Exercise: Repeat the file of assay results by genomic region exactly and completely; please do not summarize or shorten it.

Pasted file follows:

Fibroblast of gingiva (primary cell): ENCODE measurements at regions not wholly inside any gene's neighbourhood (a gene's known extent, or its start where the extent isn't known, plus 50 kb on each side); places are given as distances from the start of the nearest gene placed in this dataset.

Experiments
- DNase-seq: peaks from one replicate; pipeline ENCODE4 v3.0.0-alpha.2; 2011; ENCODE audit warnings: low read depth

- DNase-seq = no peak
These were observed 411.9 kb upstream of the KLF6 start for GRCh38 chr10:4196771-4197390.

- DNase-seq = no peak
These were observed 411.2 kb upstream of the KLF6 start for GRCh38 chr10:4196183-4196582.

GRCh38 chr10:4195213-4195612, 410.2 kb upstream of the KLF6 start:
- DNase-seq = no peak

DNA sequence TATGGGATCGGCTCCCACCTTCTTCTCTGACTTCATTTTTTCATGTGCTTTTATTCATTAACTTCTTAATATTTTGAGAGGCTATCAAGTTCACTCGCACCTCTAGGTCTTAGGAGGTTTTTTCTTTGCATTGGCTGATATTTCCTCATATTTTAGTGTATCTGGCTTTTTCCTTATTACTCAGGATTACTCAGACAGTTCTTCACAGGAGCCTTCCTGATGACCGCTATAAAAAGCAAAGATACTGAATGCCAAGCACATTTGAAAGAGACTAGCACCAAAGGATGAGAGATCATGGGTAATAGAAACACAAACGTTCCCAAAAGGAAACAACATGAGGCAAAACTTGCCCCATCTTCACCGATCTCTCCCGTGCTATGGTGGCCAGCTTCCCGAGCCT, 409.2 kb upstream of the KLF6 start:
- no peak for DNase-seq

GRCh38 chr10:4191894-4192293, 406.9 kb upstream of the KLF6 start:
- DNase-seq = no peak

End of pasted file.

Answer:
Fibroblast of gingiva (primary cell): ENCODE measurements at regions not wholly inside any gene's neighbourhood (a gene's known extent, or its start where the extent isn't known, plus 50 kb on each side); places are given as distances from the start of the nearest gene placed in this dataset.

Experiments
- DNase-seq: peaks from one replicate; pipeline ENCODE4 v3.0.0-alpha.2; 2011; ENCODE audit warnings: low read depth

- DNase-seq = no peak
These were observed 411.9 kb upstream of the KLF6 start for GRCh38 chr10:4196771-4197390.

- DNase-seq = no peak
These were observed 411.2 kb upstream of the KLF6 start for GRCh38 chr10:4196183-4196582.

GRCh38 chr10:4195213-4195612, 410.2 kb upstream of the KLF6 start:
- DNase-seq = no peak

DNA sequence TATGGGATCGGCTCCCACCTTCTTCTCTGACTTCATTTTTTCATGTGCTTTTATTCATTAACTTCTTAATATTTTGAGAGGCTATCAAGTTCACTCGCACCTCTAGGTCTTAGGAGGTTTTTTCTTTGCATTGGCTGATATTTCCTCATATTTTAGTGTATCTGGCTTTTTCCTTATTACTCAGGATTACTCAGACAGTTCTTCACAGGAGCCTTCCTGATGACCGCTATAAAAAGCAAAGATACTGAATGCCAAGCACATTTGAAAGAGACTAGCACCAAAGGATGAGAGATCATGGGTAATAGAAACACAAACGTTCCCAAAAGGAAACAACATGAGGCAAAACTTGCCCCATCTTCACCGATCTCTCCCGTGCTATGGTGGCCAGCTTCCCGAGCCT, 409.2 kb upstream of the KLF6 start:
- no peak for DNase-seq

GRCh38 chr10:4191894-4192293, 406.9 kb upstream of the KLF6 start:
- DNase-seq = no peak